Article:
Thursday, January 13, 2011

The Wind-Up Bird Chronicle

Every once in a while, I find an author who gets me excited about reading. That isn't to say I'm not excited about reading in a general way, all the time; rather, I mean that certain authors draw me into their work in such a way that makes me both want it to last for a long time and speed up so I can read something else they've written. It's very conflicting, but some authors get inside my head and make me want to read a whole lot of their stuff before moving on. Haruki Murakami was one of those authors for me (as well as for many others, I suspect) and his novel The Wind-Up Bird Chronicle, although not the first of his I read, has maintained the biggest hold on me.

Murakami is a weird writer, let's get that out of the way. His writing combines elements of stark realism with really shadowy spiritual and psychological elements, as well as a clear interest in Japanese history, especially as it pertains to Manchuria. He also tends to have lots of characters. All of these elements combine in The Wind-Up Bird Chronicle to create a strange, twisting, layered narrative that starts out with a lost cat.

Toru Okada and his wife Kumiko live in Tokyo. Toru is not working, because he has decided he'd rather not and they can afford it right now, so when their cat goes missing, it is his responsibility to look for it. The cat is named Noboru Wataya, after Kumiko's brother, whom neither of them like. Then, with very little explanation, Kumiko also goes missing. Or, rather, she leaves, because she says has been having an affair. With very little notice, Toru is without both his cat and his wife. Since he doesn't really have a place to start looking for his wife, Toru continues to search for the cat. Searching down the back alley, Toru meets May Kasahara, a teenage girl and pro-liar who isn't in school because she has chosen not to be. In a lesser writer's hands, the friendship between May and Toru would be fraught with inappropriate sexual tension, but as it is, Toru is too passive for that and May is too cynical. Mostly, they talk about death, and the missing cat, and Toru's missing wife.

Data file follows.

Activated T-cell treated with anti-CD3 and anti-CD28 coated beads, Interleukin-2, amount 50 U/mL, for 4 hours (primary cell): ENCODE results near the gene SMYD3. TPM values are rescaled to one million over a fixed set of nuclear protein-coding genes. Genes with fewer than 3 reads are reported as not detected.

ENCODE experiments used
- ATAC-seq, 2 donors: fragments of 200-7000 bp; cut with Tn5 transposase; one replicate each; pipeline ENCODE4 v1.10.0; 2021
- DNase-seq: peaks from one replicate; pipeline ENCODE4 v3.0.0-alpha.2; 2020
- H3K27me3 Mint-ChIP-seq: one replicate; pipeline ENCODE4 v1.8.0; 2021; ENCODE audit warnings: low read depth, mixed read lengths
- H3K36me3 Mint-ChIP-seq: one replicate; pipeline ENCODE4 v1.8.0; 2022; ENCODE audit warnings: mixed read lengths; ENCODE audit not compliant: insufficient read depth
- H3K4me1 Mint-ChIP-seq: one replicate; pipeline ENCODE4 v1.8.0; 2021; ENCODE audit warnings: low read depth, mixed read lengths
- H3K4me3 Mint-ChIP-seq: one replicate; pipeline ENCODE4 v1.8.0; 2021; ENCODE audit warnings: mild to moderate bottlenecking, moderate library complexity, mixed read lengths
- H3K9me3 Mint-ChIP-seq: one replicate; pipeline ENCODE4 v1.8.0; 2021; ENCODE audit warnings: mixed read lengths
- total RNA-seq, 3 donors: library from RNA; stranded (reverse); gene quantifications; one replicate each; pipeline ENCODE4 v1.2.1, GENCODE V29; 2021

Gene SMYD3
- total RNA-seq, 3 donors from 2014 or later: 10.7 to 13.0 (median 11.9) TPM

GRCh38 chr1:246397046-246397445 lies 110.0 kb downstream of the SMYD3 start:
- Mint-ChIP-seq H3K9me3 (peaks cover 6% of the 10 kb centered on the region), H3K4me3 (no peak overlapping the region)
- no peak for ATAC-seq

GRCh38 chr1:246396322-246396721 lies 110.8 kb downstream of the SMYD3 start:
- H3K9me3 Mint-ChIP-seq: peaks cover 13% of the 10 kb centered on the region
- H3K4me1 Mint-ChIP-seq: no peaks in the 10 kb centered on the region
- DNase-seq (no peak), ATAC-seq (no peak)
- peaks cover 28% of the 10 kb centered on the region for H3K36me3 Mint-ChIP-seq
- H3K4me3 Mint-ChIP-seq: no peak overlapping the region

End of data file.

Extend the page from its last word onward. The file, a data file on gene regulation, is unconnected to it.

Toru's passivity is a lynchpin in the novel, because none of the people he meets are people he has to seek out; everyone comes to him and then he follows their instructions, practically without question. He is kind of infuriating, really. Toru receives a lot of mail, often letter that continue stories he was partially told in person. One of these stories comes from Lieutenant Mamiya, about what happened to him when he was a soldier occupying Manchuria. It is a gruesome tale and results in him being tossed into a dry well in the middle of the dessert. After three days, he manages to get out, ends up in a Siberian labour camp and, eventually, makes his way back to Japan. It's a harrowing story and provokes a strange link between Toru's life and the history of Japan's occupation of China, which returns later when another character enters Toru's life.

There are really too many pieces of the novel to attempt a detailed explanation. Murakami writes rather like a someone knitting a sweater: all the pieces are so tightly pulled together, that each element ties into another, making it impossible to remove one thread on its own. In that way, The Wind-Up Bird Chronicle is like a well-crafted mystery novel – with strange characters and false endings – wherein knowing what happens at the end is meaningless until you understand everything that led up to that point.

The Wind-Up Bird Chronicle is, in a lot of ways, a novel about loneliness and isolation. But it is also about finding a way out of that isolation into relationships and the wider world. Toru Okada, for all his annoying traits, is the perfect character to build this sort of novel around because he forces the reader to slow down and take in all the weird sights. In this novel, Murakami constructs a life so rich in its strange and mundane details that you can't help but sink into it, making it a great read for this time of year – one the one hand isolating you in your chair, on the other giving a novel you will want everyone to read, if only so you have people to talk about it with.

The Wind-Up Bird Chronicle
by Haruki Murakami
First published in English in 1997 (cover image shown from Vintage edition)

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